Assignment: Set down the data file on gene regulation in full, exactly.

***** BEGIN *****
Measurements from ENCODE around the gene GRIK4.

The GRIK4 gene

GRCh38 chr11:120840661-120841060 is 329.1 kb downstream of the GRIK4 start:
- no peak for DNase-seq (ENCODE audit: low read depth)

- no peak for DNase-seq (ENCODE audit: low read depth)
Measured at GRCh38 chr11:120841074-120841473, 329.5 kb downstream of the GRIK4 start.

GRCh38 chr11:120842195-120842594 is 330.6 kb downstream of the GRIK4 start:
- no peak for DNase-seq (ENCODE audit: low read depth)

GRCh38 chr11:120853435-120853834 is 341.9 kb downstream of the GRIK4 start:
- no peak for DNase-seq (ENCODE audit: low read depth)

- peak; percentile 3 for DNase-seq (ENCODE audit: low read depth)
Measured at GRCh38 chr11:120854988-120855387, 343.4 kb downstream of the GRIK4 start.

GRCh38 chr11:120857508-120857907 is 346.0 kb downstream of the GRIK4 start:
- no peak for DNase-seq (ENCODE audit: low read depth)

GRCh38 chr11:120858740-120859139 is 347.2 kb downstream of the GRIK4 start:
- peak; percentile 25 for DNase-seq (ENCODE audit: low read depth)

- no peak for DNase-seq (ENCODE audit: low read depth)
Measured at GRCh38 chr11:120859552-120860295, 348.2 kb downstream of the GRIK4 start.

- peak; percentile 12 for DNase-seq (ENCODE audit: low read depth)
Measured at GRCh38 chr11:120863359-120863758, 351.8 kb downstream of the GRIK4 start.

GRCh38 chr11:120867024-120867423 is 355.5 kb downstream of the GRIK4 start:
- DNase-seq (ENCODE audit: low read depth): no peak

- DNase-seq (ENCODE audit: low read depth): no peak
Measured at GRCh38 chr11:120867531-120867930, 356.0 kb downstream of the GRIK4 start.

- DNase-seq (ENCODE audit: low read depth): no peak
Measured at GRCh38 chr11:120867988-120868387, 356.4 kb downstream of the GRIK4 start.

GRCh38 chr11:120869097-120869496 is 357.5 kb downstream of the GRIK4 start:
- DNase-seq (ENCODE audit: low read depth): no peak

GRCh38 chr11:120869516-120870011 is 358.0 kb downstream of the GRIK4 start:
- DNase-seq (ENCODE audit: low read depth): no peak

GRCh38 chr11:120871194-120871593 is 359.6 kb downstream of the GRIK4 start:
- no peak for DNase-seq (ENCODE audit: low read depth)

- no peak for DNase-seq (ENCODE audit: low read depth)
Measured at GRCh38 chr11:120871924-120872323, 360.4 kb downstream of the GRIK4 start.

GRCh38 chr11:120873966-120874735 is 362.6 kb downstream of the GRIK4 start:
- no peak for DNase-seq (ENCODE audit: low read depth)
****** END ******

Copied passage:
Measurements from ENCODE around the gene GRIK4.

The GRIK4 gene

GRCh38 chr11:120840661-120841060 is 329.1 kb downstream of the GRIK4 start:
- no peak for DNase-seq (ENCODE audit: low read depth)

- no peak for DNase-seq (ENCODE audit: low read depth)
Measured at GRCh38 chr11:120841074-120841473, 329.5 kb downstream of the GRIK4 start.

GRCh38 chr11:120842195-120842594 is 330.6 kb downstream of the GRIK4 start:
- no peak for DNase-seq (ENCODE audit: low read depth)

GRCh38 chr11:120853435-120853834 is 341.9 kb downstream of the GRIK4 start:
- no peak for DNase-seq (ENCODE audit: low read depth)

- peak; percentile 3 for DNase-seq (ENCODE audit: low read depth)
Measured at GRCh38 chr11:120854988-120855387, 343.4 kb downstream of the GRIK4 start.

GRCh38 chr11:120857508-120857907 is 346.0 kb downstream of the GRIK4 start:
- no peak for DNase-seq (ENCODE audit: low read depth)

GRCh38 chr11:120858740-120859139 is 347.2 kb downstream of the GRIK4 start:
- peak; percentile 25 for DNase-seq (ENCODE audit: low read depth)

- no peak for DNase-seq (ENCODE audit: low read depth)
Measured at GRCh38 chr11:120859552-120860295, 348.2 kb downstream of the GRIK4 start.

- peak; percentile 12 for DNase-seq (ENCODE audit: low read depth)
Measured at GRCh38 chr11:120863359-120863758, 351.8 kb downstream of the GRIK4 start.

GRCh38 chr11:120867024-120867423 is 355.5 kb downstream of the GRIK4 start:
- DNase-seq (ENCODE audit: low read depth): no peak

- DNase-seq (ENCODE audit: low read depth): no peak
Measured at GRCh38 chr11:120867531-120867930, 356.0 kb downstream of the GRIK4 start.

- DNase-seq (ENCODE audit: low read depth): no peak
Measured at GRCh38 chr11:120867988-120868387, 356.4 kb downstream of the GRIK4 start.

GRCh38 chr11:120869097-120869496 is 357.5 kb downstream of the GRIK4 start:
- DNase-seq (ENCODE audit: low read depth): no peak

GRCh38 chr11:120869516-120870011 is 358.0 kb downstream of the GRIK4 start:
- DNase-seq (ENCODE audit: low read depth): no peak

GRCh38 chr11:120871194-120871593 is 359.6 kb downstream of the GRIK4 start:
- no peak for DNase-seq (ENCODE audit: low read depth)

- no peak for DNase-seq (ENCODE audit: low read depth)
Measured at GRCh38 chr11:120871924-120872323, 360.4 kb downstream of the GRIK4 start.

GRCh38 chr11:120873966-120874735 is 362.6 kb downstream of the GRIK4 start:
- no peak for DNase-seq (ENCODE audit: low read depth)